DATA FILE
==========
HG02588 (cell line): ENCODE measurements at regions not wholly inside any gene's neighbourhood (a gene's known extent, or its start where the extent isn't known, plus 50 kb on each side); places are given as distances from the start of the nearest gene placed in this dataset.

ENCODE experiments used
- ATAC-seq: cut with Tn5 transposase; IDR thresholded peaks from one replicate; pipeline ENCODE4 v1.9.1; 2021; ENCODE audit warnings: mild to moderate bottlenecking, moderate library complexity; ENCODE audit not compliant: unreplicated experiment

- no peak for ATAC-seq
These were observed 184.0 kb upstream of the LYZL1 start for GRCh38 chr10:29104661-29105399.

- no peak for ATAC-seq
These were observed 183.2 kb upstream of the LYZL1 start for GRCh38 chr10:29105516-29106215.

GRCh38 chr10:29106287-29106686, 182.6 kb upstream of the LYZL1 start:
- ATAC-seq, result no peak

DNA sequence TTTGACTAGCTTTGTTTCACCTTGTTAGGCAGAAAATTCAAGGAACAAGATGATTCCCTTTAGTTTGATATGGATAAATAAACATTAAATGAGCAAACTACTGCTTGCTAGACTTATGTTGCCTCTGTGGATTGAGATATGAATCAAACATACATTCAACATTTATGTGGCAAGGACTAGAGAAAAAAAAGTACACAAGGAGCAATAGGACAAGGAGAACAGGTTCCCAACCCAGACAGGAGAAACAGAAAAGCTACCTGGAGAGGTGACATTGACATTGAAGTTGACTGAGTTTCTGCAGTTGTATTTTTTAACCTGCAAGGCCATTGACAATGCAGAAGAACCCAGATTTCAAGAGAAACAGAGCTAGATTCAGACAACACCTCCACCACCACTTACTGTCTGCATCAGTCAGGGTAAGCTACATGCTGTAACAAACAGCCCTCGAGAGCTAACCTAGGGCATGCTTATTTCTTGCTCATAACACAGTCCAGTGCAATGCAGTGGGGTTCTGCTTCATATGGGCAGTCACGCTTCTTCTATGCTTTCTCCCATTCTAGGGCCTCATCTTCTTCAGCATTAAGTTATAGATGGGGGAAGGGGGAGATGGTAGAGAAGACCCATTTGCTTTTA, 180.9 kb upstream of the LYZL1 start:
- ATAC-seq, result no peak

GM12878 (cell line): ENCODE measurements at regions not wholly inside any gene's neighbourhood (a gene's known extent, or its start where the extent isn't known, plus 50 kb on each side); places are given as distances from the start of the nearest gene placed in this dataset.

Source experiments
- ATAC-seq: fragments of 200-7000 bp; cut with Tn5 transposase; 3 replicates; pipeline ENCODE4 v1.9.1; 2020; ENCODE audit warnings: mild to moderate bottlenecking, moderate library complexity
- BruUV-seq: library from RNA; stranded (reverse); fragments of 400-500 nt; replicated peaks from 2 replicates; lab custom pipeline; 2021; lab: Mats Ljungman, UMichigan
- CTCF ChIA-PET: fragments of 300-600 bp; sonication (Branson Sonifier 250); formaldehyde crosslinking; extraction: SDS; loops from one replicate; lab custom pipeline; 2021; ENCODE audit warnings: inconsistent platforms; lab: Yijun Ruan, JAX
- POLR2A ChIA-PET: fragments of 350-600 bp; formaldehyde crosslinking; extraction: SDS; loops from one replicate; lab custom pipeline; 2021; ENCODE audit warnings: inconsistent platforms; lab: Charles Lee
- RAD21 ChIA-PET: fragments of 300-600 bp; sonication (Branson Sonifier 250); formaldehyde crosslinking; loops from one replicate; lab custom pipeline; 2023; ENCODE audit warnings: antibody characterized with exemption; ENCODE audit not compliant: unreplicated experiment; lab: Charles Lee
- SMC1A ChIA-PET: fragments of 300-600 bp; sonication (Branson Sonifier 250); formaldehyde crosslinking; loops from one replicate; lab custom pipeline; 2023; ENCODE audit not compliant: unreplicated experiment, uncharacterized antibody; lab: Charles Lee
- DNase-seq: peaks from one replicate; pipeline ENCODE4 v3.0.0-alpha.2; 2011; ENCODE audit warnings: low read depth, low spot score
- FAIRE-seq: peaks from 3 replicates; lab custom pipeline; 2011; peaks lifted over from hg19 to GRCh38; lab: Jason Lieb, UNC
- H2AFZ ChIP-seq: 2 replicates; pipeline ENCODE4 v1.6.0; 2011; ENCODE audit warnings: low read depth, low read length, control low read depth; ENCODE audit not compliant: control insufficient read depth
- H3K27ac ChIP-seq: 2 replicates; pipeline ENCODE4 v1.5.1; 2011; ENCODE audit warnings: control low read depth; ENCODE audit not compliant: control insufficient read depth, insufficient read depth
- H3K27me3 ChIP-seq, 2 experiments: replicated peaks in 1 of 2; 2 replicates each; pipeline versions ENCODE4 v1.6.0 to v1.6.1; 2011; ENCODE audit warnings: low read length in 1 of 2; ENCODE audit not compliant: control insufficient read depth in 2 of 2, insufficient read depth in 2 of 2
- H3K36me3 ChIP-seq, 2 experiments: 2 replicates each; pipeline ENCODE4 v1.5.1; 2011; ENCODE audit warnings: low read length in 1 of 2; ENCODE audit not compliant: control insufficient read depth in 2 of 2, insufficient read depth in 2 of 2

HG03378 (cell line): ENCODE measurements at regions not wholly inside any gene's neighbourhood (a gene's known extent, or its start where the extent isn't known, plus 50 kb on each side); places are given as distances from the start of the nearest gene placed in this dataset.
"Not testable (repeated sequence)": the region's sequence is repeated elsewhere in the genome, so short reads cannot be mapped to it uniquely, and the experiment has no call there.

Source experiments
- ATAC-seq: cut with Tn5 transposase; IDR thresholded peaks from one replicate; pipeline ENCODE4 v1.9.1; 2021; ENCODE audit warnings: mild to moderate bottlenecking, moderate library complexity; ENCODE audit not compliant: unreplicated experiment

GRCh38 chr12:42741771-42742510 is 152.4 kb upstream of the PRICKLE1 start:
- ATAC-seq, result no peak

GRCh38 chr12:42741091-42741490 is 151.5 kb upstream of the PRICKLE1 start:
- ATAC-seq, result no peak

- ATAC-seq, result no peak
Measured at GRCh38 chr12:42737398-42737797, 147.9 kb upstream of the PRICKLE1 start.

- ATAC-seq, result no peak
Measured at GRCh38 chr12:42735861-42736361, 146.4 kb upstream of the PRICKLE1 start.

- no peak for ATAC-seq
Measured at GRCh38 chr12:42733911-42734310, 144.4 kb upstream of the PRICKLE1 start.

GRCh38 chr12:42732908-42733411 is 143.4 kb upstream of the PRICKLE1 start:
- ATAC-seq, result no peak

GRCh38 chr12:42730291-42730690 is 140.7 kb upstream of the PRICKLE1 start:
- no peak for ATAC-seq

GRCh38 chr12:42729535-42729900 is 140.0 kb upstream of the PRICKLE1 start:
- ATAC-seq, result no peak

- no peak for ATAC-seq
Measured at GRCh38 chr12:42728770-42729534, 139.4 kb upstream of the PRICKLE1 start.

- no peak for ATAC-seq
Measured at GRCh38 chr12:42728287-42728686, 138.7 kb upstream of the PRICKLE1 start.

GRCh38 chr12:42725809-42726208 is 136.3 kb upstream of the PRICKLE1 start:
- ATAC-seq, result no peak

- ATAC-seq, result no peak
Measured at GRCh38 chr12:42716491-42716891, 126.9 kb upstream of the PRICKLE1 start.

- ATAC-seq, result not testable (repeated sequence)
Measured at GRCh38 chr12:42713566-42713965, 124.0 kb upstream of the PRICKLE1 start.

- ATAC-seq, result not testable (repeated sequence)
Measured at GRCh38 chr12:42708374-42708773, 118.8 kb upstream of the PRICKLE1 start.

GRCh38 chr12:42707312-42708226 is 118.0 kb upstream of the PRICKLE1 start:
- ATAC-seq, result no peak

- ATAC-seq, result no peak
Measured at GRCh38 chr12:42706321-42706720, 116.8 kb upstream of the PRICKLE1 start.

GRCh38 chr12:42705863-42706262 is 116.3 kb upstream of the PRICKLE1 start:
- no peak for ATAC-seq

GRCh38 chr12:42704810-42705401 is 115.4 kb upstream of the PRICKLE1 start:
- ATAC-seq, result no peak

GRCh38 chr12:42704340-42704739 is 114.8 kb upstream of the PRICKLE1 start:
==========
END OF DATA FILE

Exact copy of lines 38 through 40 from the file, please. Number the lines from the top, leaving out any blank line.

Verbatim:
- no peak for ATAC-seq
Measured at GRCh38 chr12:42733911-42734310, 144.4 kb upstream of the PRICKLE1 start.

GRCh38 chr12:42732908-42733411 is 143.4 kb upstream of the PRICKLE1 start: